IBM Tivoli Netcool/OMNIbus, Version 7.4

MIB concepts and design

All SNMP MIB modules that are defined for use by a specific device comprise the MIB for that device. The term MIB is often used to describe a single module definition but this is technically incorrect. In fact, the MIB is the combination of all of the modules used for managing a specific device, whether the device relates to hardware or software. Therefore, the more precise name for each module defined by a vendor, or in an RFC, is SNMP MIB module.

All MIB modules are eventually extensions of the root module. All released MIB modules, from individual vendors, extend from the enterprises object defined in RFC1155-SMI. Therefore, all SNMP agents must support RFC1155, and all MIB modules are extensions of RFC1155.

Structure of Management Information (SMI)

To make the SNMP management information base (MIB) extensible, related items are arranged into MIB modules that form a structured hierarchy. Each MIB module is defined inside the following construct:


The BEGIN and END tags in the module enable several modules to be defined within a single text file. MIB compilers should be able to handle any number of modules defined in a single file, but should not require it.

There are conventions for every defined object within the module. For example, a module name must begin with an uppercase alphabetic character and contain only letters, numbers, hyphens (-), or underscores (_). An object name must start with a lowercase alphabetic character and must only contain letters, numbers, hyphens, or underscores. Comments in MIB modules are represented by two consecutive hyphens (--) and any text following this symbol, on any line, can be ignored.

The modular, easily extensible design of MIBs makes them able to support any new functionality or device by adding an additional module. When a module is written as an extension of another module, it will include an IMPORTS section, located below the DEFINITIONS line. The IMPORTS section defines the objects required by modules higher in the MIB hierarchy and the modules in which they in turn are defined.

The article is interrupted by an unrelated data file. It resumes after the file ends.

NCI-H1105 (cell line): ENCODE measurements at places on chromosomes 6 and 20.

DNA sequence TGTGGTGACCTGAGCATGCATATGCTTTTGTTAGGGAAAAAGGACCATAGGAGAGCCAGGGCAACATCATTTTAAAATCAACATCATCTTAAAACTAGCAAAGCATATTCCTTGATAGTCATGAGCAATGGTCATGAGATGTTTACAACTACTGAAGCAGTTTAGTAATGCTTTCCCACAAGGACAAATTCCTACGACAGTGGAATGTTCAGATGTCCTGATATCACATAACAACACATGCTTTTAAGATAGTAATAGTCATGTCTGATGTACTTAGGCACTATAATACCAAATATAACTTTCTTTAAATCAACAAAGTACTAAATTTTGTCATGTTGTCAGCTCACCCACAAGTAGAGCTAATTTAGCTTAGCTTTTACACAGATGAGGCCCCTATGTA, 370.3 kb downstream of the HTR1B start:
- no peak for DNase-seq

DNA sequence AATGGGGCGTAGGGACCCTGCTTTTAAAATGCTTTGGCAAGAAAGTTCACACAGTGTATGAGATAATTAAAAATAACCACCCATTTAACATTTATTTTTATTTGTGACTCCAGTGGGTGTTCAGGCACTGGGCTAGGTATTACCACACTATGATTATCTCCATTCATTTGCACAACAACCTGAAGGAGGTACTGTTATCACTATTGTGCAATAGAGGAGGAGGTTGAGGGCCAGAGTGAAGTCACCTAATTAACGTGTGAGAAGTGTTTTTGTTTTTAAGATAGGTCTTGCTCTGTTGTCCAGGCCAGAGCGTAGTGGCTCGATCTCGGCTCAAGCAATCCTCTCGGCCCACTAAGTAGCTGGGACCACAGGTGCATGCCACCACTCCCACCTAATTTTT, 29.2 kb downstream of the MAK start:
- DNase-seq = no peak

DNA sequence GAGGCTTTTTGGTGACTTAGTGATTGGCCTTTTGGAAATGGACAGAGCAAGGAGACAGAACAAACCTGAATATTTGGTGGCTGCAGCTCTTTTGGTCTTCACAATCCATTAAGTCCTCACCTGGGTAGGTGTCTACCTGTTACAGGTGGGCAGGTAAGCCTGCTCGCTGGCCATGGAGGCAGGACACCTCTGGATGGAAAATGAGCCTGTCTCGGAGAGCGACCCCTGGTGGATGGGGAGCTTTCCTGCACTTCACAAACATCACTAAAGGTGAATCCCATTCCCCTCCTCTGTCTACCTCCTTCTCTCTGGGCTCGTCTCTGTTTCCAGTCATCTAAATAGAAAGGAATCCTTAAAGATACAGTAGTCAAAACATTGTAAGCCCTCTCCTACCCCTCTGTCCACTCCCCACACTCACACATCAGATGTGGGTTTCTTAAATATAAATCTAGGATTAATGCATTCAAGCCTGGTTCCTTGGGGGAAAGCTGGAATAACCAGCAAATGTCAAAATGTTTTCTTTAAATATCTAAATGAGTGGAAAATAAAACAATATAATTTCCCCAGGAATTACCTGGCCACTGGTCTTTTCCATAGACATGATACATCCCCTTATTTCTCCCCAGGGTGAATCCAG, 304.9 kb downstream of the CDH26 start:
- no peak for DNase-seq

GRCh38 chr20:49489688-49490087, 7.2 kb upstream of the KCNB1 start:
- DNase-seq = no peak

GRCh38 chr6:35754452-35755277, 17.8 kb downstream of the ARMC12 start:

The following definition is from RFC1157 and indicates several objects which are imported from RFC1155. This section can be viewed as analogous to the include statement in a programming language such as C or Perl, or in a Netcool rules file. Additionally, in order to understand the objects in the current MIB module (RFC1157-SNMP) you must also be aware of the objects in the previous MIB module (RFC1155-SMI).
RFC1157-SNMP DEFINITIONS ::= BEGIN IMPORTS ObjectName, ObjectSyntax, NetworkAddress, 
IpAddress, TimeTicks FROM RFC1155-SMI;

Typographical errors are easily made when specifying imported MIB names. For example, RFC1212 might be referenced as a MIB module instead of the correct name, RFC-1212. If parsing errors are highlighted by MIB Manager, you must check the IMPORTS section to confirm that the MIB modules are correctly named. Some MIB modules also contain an EXPORTS section (which also ends with a semicolon). This section informs the reader that the MIB author expects other MIB modules to use the same specified objects. For our purposes, this section is irrelevant and can be ignored.

Defined data types

SNMP MIB modules are defined in a format known as ASN.13 (Abstract Syntax Notation 1). SNMP, however, only uses a portion of ASN.14. ASN.1 is defined in ITU-T X.208 and in ISO 8824. The portions of ASN.1 that apply to SNMP are defined in RFC1155. RFC1155 defines the following valid SNMP data types:

  • Constructor types: SEQUENCE, SEQUENCE OF
  • Defined types: NetworkAddress, IpAddress, Counter, Gauge, TimeTicks, Opaque

A defined type is the mechanism used to specify a particular format for primitive or constructor types. MIB authors can define additional types using the TEXTUAL-CONVENTION construct.

DisplayString is a good example of a defined type. In the SNMPv2-SMI-v1 MIB module, the v1 version of DisplayString has the following definition: